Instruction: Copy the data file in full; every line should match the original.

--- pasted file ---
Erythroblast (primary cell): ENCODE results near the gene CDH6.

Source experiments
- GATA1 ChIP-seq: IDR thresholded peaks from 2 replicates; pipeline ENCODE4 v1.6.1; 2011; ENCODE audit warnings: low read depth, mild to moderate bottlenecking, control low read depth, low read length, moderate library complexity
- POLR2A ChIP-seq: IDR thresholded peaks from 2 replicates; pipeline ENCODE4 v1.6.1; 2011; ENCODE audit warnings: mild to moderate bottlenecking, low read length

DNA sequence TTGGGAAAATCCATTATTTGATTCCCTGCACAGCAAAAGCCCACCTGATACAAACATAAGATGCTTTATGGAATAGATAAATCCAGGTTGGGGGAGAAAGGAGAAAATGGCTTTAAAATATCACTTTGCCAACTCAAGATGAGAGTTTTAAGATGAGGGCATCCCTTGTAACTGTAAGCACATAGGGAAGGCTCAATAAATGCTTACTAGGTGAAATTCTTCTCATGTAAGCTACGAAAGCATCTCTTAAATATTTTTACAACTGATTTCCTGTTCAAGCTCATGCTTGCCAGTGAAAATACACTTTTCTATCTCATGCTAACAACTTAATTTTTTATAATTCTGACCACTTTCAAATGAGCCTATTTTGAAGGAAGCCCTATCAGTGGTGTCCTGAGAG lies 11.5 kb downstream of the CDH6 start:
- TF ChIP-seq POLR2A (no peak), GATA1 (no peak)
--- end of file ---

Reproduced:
Erythroblast (primary cell): ENCODE results near the gene CDH6.

Source experiments
- GATA1 ChIP-seq: IDR thresholded peaks from 2 replicates; pipeline ENCODE4 v1.6.1; 2011; ENCODE audit warnings: low read depth, mild to moderate bottlenecking, control low read depth, low read length, moderate library complexity
- POLR2A ChIP-seq: IDR thresholded peaks from 2 replicates; pipeline ENCODE4 v1.6.1; 2011; ENCODE audit warnings: mild to moderate bottlenecking, low read length

DNA sequence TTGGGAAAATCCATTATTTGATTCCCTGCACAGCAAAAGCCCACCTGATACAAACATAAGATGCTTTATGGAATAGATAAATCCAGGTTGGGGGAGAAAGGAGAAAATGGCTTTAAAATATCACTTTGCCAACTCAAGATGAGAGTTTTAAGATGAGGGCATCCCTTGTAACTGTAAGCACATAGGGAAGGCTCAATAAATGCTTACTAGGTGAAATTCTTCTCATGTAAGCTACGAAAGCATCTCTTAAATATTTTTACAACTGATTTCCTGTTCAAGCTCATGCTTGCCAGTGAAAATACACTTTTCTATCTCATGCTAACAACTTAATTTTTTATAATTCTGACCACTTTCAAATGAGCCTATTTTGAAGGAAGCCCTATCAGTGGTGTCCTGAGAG lies 11.5 kb downstream of the CDH6 start:
- TF ChIP-seq POLR2A (no peak), GATA1 (no peak)